Jacen Solo stood with his father outside the mud-block refugee hut they were sharing on Duro. Jacen’s brown coveralls had accumulated a layer of grit and dust, and his wavy, dark-brown hair fell over his ears, not quite long enough to pull back in a tail. Under a translucent gray dome, tension wrapped around him like a Zharan glass-snake—invisible, but so palpable through the Force that he could almost feel its coils constrict.
Something was about to happen. He could feel it coming when he listened through the Force. Something vital, but . . .
A Ryn female—velvet-furred with a spiked mane, her tail and forearm bristles graying with age—stood talking to Jacen’s dad, Han Solo.
“Those are our caravan ships,” she bellowed, waving her hands. “Ours.” She snorted, and the breath whonked through four holes in her chitinous beak.
Han swung around, narrowly missing Jacen with his left arm. “And right at this moment, we can’t afford to take them offworld to run systems checks. You’ve been in a restricted area, Mezza.”
Splashes of red-orange fur highlighted Mezza’s soft taupe coat. Her blue tail tip trembled, a gesture Jacen had learned to interpret as impatience.
“Of course we’ve been in the ship lot,” she snapped. “There’s never been a security fence Ryn couldn’t get inside, and those are our caravan ships. Ours.” She tapped her threadbare vest, which covered an ample chest. “And don’t tell me to trust you, Captain. We do. It’s SELCORE we don’t trust. SELCORE, and the people up there.” She waved her arm skyward.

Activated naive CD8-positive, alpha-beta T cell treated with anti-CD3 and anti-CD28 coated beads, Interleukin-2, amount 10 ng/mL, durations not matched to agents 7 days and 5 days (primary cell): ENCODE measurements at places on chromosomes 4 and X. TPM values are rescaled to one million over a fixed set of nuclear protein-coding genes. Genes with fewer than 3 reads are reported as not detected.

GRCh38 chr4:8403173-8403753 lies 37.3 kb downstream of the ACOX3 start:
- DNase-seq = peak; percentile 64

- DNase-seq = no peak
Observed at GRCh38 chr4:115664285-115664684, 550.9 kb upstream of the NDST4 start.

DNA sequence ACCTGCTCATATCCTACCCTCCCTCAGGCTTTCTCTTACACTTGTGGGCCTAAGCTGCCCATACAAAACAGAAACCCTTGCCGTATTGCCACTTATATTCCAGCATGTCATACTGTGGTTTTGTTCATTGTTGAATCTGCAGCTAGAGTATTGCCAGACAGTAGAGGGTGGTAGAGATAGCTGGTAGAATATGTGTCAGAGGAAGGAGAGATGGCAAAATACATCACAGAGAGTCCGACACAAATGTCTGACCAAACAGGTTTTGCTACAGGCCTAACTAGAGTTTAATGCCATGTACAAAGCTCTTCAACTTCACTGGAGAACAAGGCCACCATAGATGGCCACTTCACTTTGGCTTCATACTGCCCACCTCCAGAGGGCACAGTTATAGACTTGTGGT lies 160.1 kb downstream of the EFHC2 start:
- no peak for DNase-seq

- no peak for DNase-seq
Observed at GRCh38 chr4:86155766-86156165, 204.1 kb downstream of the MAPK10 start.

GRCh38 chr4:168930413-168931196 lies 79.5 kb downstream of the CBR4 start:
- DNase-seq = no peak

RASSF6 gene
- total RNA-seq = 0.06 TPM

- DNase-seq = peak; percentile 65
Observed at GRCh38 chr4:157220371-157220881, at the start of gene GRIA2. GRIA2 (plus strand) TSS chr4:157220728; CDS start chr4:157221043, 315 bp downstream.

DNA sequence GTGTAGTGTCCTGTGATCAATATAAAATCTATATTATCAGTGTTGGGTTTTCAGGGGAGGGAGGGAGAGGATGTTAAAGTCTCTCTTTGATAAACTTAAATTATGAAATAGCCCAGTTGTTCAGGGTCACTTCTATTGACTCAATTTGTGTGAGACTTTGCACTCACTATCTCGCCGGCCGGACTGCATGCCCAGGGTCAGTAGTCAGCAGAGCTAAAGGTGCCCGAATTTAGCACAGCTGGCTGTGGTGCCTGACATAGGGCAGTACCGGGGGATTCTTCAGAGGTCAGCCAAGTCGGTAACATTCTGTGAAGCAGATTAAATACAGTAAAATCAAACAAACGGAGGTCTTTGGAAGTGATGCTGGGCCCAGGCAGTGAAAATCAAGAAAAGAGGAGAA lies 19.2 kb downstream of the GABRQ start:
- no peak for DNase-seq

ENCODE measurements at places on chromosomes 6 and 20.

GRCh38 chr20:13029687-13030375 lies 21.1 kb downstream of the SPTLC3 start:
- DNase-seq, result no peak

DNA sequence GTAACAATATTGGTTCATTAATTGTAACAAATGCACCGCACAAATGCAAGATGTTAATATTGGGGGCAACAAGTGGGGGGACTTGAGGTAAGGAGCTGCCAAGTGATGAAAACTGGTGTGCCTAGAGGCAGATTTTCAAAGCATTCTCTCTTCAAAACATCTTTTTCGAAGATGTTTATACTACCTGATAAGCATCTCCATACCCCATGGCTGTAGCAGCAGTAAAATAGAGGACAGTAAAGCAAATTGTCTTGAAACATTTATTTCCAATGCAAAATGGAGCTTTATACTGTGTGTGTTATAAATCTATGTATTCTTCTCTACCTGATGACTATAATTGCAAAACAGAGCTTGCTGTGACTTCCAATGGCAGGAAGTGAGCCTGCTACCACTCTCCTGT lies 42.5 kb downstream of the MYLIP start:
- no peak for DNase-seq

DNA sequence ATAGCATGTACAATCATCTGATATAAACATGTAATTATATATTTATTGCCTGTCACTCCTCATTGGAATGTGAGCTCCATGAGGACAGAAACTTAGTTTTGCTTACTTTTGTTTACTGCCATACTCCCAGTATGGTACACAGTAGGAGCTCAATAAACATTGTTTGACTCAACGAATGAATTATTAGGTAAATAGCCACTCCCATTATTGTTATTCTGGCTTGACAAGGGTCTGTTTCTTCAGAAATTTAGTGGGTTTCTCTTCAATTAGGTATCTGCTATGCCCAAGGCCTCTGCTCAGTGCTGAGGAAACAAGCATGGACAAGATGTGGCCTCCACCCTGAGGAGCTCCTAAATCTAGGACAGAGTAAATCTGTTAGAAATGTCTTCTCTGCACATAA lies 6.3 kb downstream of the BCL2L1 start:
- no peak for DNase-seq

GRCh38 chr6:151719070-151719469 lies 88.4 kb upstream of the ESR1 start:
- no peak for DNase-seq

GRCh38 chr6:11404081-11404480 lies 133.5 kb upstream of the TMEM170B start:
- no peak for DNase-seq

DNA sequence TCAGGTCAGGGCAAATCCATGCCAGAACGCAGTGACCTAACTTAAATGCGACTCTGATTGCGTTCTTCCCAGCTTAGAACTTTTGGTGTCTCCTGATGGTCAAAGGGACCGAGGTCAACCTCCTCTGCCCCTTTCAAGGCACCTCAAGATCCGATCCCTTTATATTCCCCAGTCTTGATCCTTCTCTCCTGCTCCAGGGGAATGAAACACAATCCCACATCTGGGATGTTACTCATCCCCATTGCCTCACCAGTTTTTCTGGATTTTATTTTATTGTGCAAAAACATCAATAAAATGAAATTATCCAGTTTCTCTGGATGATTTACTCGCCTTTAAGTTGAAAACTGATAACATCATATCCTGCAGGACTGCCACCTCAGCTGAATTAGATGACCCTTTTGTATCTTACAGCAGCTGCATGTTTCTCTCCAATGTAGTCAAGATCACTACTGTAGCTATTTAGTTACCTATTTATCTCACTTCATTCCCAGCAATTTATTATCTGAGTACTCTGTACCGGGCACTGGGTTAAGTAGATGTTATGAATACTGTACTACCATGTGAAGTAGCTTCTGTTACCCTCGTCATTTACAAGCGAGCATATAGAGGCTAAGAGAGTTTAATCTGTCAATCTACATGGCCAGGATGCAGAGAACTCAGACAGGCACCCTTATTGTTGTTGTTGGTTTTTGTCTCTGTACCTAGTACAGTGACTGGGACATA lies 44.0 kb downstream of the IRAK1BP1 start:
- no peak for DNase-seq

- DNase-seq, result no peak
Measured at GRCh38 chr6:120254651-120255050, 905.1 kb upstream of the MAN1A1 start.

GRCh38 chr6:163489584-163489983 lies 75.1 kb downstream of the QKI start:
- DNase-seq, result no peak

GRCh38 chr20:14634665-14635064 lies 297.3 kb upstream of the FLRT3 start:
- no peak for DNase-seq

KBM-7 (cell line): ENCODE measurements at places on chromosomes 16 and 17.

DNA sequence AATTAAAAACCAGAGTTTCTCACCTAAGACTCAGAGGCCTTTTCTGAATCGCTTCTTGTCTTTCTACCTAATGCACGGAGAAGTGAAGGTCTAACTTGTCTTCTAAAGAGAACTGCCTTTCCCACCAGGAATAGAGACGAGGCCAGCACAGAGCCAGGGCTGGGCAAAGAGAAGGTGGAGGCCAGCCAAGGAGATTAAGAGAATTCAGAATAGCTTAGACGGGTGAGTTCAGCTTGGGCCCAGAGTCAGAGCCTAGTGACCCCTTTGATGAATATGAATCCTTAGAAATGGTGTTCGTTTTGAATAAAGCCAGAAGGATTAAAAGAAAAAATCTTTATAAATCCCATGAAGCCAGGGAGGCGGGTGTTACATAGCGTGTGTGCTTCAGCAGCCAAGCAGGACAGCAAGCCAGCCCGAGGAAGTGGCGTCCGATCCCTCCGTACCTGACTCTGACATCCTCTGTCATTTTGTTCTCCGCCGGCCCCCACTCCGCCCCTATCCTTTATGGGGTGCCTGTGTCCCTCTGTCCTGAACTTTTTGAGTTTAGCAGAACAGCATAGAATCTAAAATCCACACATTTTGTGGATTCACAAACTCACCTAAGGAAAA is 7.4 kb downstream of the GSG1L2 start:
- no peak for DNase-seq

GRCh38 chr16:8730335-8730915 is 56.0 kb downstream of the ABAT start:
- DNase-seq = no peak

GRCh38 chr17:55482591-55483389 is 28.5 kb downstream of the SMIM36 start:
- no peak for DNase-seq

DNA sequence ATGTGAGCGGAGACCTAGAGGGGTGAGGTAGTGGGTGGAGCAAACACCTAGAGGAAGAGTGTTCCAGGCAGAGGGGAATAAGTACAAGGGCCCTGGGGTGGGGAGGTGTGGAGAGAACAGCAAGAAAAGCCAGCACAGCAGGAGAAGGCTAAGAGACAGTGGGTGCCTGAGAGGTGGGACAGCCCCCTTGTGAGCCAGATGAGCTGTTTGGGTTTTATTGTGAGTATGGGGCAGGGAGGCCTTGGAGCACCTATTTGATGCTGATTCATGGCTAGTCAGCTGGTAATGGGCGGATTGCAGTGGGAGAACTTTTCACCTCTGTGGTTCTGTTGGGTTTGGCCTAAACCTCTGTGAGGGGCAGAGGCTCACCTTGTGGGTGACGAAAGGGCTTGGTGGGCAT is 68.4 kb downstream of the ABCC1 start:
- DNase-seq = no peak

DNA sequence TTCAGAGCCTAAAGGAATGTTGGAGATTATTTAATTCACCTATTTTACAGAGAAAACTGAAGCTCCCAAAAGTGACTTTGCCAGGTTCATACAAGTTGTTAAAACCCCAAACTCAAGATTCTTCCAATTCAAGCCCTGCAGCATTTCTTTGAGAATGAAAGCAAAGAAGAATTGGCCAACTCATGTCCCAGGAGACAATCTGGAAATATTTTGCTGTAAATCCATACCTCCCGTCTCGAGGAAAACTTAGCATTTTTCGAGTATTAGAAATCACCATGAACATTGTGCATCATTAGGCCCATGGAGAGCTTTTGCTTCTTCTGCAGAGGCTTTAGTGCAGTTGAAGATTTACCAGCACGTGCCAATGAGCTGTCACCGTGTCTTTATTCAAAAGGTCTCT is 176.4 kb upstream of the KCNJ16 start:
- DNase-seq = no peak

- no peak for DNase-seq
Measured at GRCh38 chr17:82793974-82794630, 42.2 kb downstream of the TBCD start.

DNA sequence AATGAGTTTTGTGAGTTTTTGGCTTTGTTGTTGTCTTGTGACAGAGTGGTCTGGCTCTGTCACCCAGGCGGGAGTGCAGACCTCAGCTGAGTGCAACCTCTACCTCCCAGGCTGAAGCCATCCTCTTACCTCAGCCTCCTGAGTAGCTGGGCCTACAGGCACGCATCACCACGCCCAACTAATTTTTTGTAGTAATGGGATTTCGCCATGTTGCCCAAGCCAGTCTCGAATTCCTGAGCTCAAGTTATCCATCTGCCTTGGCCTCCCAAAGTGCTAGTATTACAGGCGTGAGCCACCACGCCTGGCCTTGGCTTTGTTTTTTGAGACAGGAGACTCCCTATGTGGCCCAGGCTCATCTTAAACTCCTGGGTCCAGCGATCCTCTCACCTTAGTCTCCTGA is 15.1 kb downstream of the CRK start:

Han’s mouth twitched, and seventeen-year-old Jacen could almost feel him trying not to laugh. Jacen’s dad could sympathize with refugees making unofficial reconnaissances, especially on board their own ships. But Han was in charge, now. Instead of showing his amusement, he was supposed to enforce SELCORE regulations—publicly, at least, for the sake of a few juvenile offenders. He and Mezza would undoubtedly settle the real issues later, in private.
So Han plunged back into the argument.
Jacen watched the show, trying to pick up one more piece of the puzzle he felt in every cell of his being. Trained as a Jedi and unusually perceptive, he could tell that the Force was about to move. To shift.
This time, he didn’t dare miss the clues.
His right cheekbone twinged. He touched it self-consciously, then swept his hair back from his face. It needed cutting, but no one here cared what he looked like. His legs were still growing, his shoulders broadening. He felt like an awkward hybrid of trained Jedi and barely grown boy.
He leaned against his hut’s outer wall and stared out over his new home. The dome had been engineered by SELCORE, the New Republic Senate Select Committee for Refugees, to hold a thousand settlers. Naturally, twelve hundred had been squeezed in. Besides these outcast Ryn, there were several hundred desperate humans, delicate Vors, Vuvrians with their enormous round heads—and one young Hutt.
And the relentless Yuuzhan Vong kept sweeping across the galaxy, destroying whole worlds, enslaving or sacrificing planetary populations. Lush Ithor, lawless Ord Mantell, and Obroa-skai with its fabulous libraries—all had fallen to the merciless invaders. Hutt space and the Mid Rim worlds along the Corellian Run were under attack. If the Yuuzhan Vong could be stopped, the New Republic hadn’t figured out how.